You get three touch keyboard choices – a Pearl-like keyboard and a multi-tap alphanumeric dial pad in portrait mode, or a full QWERTY in either portrait or landscape modes. Why anyone would choose anything but a full QWERTY option confuses us, but that’s besides the point. Typing on any of these selections takes a bit of getting used to – you have to press unusually hard to register a character or action, which slows down messaging. Worse, the main QWERTY keypad has only one punctuation mark – a period, which isn’t even necessary since a double space bar tap produces one. To get a comma, @, question mark, etc., you have to access the numeric keyboard – a pain in the rump. Additionally, once on the numeric keyboard, you can only press one character before the Storm snaps back to the alpha array. If you need to type a string of numbers, you have to press the key to access the numeric keyboard for each numeral, which we found unreasonably annoying.
Perhaps more distressingly still, even though the BlackBerry Storm 2 accesses Verizon’s usually speedy EV-DO Rev. A network, the Web is unusually sluggish to access. Mobile-optimized pages such as CNN and The New York Times take 5-6 seconds to load, nearly twice as long as on Droid handsets. Non-optimized pages take 25-30 seconds or more, depending on the amount of visual content featured, also loading slower than on a Droid, or most other of Verizon’s wireless smartphones. There’s no multi-touch browsing either – you have to use the soft zoom button to increase text size, which you’ll definitely need to do. Further slowing you down, you’ll also need to access and scroll down the pop-up menu to get to your bookmarks, instead of there being a soft menu option for this oft-used function.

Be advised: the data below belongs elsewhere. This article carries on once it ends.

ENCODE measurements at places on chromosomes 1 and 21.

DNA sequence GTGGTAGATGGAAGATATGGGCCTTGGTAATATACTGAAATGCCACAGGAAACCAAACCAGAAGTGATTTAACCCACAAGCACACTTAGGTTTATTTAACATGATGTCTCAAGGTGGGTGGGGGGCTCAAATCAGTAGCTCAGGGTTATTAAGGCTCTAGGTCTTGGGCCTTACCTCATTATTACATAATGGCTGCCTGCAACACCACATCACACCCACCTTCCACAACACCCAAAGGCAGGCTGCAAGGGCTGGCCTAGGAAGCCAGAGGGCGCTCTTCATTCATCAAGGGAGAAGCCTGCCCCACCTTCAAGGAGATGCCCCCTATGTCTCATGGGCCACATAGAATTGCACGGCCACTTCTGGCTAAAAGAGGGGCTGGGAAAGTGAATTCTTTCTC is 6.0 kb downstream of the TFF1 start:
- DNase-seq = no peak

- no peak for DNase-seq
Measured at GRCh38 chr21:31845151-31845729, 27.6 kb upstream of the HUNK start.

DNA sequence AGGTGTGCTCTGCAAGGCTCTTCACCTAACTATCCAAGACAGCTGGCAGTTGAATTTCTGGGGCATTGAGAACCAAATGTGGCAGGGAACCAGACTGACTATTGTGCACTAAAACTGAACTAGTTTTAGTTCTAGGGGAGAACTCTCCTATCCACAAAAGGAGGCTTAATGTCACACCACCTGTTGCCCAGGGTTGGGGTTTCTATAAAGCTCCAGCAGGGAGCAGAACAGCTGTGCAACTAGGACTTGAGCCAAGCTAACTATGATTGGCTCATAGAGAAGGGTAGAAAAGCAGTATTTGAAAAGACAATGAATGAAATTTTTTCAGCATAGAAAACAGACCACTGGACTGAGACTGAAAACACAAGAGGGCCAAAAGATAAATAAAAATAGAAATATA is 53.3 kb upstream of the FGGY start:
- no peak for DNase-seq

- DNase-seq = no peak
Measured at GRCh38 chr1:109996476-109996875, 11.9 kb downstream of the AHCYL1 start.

Digital Camera Features
The BlackBerry Storm 2 has a below-average 3.2 MP camera (both Droid phones are equipped with above-average 5MP imagers). Color consistency varies from shot-to-shot and leans toward the green end of the spectrum. Details often are fuzzy, as if the camera has poorly interpolated the image. Indoor shots lack color and it’s difficult to keep the camera still enough to get a crisp shot as well.
Fortunately, you’ll be able to chat for hours – more than 6 during our hands-on evaluations, longer than the phone’s official total, which is set at 5.5 hours.
Ultimately, it doesn’t matter if the BlackBerry Storm 2 is a good phone or a bad one – hint: per the above, it’s an average performer at best – because it will appeal only to a narrow, captive constituency: Verizon BlackBerry users who don’t mind using a touchscreen keyboard. If you’re not a BlackBerry user and even remotely choosy though, take a pass. The reality is that you’re far better off with one of the vastly superior Droid smartphones instead.